In some ways I think that’s a mistake; in other ways, it ties in with Nikki’s almost total lack of interiority. Rarely, if ever, does Morris focus on how Nikki feels about anything. She does things—lots of things—but she never seems to think about why she does them. Only in very small asides, mostly in dialogue between characters who know each other from way back, does a picture begin to emerge of what her life before the book starts was like. In one of these, she asks her grandma, now bedridden and virtually comatose, why she wasn’t “chosen” and her little cousin Levi was; there have already been references to Nikki’s life in “the group home” and her terror of “DSS”, the Department of Social Services. The implication—that her grandmother was made to choose which grandchild to keep, and went for the younger one (and the boy)—says a lot about Nikki’s relationship to her own feelings: she’s already learned that she can’t really afford them. What seems to motivate her is pride: first in trying to rehabilitate her dad’s reputation (he used to be the biggest coke dealer in the county; when she returns to live with him, he is trying to stay out of trouble, but she considers his current activities beneath him), then in deciding to build up her own.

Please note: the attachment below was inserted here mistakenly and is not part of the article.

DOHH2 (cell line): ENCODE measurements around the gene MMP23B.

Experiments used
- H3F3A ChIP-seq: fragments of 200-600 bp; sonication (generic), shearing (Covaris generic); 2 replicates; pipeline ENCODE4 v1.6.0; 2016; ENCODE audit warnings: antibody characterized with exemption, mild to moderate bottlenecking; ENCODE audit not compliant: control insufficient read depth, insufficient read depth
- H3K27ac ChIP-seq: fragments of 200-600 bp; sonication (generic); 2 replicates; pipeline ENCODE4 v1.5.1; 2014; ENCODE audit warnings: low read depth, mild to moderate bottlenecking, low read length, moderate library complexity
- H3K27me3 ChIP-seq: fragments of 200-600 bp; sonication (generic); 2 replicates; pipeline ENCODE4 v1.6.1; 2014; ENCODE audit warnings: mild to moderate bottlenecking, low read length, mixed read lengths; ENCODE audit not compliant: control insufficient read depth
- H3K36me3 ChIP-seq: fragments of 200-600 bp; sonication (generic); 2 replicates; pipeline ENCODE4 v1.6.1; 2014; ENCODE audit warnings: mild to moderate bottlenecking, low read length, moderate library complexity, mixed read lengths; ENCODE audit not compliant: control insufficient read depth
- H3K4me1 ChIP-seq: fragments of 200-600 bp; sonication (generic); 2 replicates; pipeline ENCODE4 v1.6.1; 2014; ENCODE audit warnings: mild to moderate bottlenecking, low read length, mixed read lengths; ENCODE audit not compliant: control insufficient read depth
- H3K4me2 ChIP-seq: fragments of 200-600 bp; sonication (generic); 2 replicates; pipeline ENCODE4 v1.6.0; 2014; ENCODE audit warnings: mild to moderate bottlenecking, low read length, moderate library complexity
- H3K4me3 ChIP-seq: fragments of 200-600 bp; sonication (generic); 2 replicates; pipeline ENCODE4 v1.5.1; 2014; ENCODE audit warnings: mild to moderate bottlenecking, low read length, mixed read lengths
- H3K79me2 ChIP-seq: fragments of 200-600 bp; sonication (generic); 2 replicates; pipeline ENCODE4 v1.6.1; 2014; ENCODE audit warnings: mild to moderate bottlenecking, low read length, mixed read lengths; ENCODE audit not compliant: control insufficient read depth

It was probably inevitable that I wouldn’t feel such strong admiration for Young God this time around. It’s a hard-hitting novel, for sure, but I’m less easily impressed now. Morris relies quite heavily on shock: the shock of declarative sentences and violent acts (“Coy Hawkins pulls the gun from his boot and shoots Renee in the face”), the shock of profoundly transgressive behaviour from a very young girl (“Heroin is the most secret of them all and needles are the most secret part and she has always loved secrets”), the shock of its formal presentation on the page (single-line chapters, lots of blank (or “charged white”) space.) That doesn’t always work cohesively with the emotional reactions that Morris seems to be aiming for with some of her other authorial choices, like Coy’s occasional apparent remorse for what happened in Nikki’s early life. It would be interesting to see how her writing has developed since this; she’s published one other book (Ultraluminous, in 2017).

Recent Nonfiction Reads: The Right to Sex and A Horse at Night